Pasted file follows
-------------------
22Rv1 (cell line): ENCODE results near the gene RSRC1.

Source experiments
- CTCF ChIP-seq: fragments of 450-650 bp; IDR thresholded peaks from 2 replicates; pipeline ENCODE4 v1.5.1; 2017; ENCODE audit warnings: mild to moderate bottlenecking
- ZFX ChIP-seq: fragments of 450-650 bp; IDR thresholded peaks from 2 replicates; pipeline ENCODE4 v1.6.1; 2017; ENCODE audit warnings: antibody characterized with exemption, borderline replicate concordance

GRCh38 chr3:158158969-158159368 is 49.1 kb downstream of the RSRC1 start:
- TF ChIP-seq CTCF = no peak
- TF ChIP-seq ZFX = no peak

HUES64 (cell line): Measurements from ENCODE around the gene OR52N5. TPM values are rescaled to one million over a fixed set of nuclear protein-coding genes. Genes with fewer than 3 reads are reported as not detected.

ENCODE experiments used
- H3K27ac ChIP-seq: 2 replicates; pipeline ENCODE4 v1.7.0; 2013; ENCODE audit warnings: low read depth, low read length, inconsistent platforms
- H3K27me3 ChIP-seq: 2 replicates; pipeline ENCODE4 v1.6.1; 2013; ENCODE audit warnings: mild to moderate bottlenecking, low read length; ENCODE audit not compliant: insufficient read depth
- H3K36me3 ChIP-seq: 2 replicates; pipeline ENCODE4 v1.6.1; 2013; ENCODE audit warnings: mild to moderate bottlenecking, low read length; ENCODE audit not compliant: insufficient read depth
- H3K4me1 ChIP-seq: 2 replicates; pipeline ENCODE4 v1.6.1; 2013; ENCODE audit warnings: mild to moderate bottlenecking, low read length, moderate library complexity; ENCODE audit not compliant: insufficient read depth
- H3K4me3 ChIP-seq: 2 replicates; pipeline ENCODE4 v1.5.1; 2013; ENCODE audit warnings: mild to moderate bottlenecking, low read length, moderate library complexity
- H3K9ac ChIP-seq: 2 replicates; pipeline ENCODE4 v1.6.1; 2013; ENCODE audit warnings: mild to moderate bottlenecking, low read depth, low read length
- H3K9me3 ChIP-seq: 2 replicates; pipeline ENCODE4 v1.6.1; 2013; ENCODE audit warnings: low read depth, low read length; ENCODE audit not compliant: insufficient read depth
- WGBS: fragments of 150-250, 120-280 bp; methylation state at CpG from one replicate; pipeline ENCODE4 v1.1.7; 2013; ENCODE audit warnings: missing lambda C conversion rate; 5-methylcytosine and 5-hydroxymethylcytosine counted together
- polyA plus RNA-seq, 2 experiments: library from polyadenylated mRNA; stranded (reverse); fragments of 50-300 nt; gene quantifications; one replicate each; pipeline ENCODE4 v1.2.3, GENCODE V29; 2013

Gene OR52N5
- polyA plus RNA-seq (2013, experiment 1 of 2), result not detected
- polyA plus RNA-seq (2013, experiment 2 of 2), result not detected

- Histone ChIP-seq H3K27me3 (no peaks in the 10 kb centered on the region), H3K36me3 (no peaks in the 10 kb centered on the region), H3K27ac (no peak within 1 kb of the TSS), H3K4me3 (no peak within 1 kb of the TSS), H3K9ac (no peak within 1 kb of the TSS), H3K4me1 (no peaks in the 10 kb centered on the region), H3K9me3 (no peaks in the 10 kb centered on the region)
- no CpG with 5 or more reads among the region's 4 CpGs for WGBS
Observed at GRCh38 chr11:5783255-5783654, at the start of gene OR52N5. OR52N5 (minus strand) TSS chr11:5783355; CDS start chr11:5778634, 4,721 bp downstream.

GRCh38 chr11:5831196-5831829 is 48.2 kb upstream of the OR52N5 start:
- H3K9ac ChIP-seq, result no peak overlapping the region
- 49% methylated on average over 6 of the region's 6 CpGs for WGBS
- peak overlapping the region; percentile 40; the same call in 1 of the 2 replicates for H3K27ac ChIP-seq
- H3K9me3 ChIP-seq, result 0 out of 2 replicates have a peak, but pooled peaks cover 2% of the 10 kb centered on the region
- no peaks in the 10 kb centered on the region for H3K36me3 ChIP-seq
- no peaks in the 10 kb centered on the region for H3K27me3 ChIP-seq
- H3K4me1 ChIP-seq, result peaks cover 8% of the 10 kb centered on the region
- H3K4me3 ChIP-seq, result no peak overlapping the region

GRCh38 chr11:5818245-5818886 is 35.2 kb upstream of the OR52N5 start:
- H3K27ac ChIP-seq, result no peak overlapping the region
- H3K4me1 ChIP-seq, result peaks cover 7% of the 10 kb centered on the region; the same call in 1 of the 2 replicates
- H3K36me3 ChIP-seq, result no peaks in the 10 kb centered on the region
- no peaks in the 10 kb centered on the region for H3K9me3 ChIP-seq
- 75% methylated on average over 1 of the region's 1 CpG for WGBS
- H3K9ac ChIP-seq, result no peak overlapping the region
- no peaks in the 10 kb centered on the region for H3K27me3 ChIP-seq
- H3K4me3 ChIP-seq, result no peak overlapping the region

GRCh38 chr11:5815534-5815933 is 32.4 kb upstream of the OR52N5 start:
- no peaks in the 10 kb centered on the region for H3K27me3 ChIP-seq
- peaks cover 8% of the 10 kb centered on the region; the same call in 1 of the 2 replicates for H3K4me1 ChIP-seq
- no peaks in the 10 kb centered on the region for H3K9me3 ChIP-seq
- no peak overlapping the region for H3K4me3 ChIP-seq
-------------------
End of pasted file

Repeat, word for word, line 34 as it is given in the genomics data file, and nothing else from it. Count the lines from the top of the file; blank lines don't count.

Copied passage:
GRCh38 chr11:5818245-5818886 is 35.2 kb upstream of the OR52N5 start: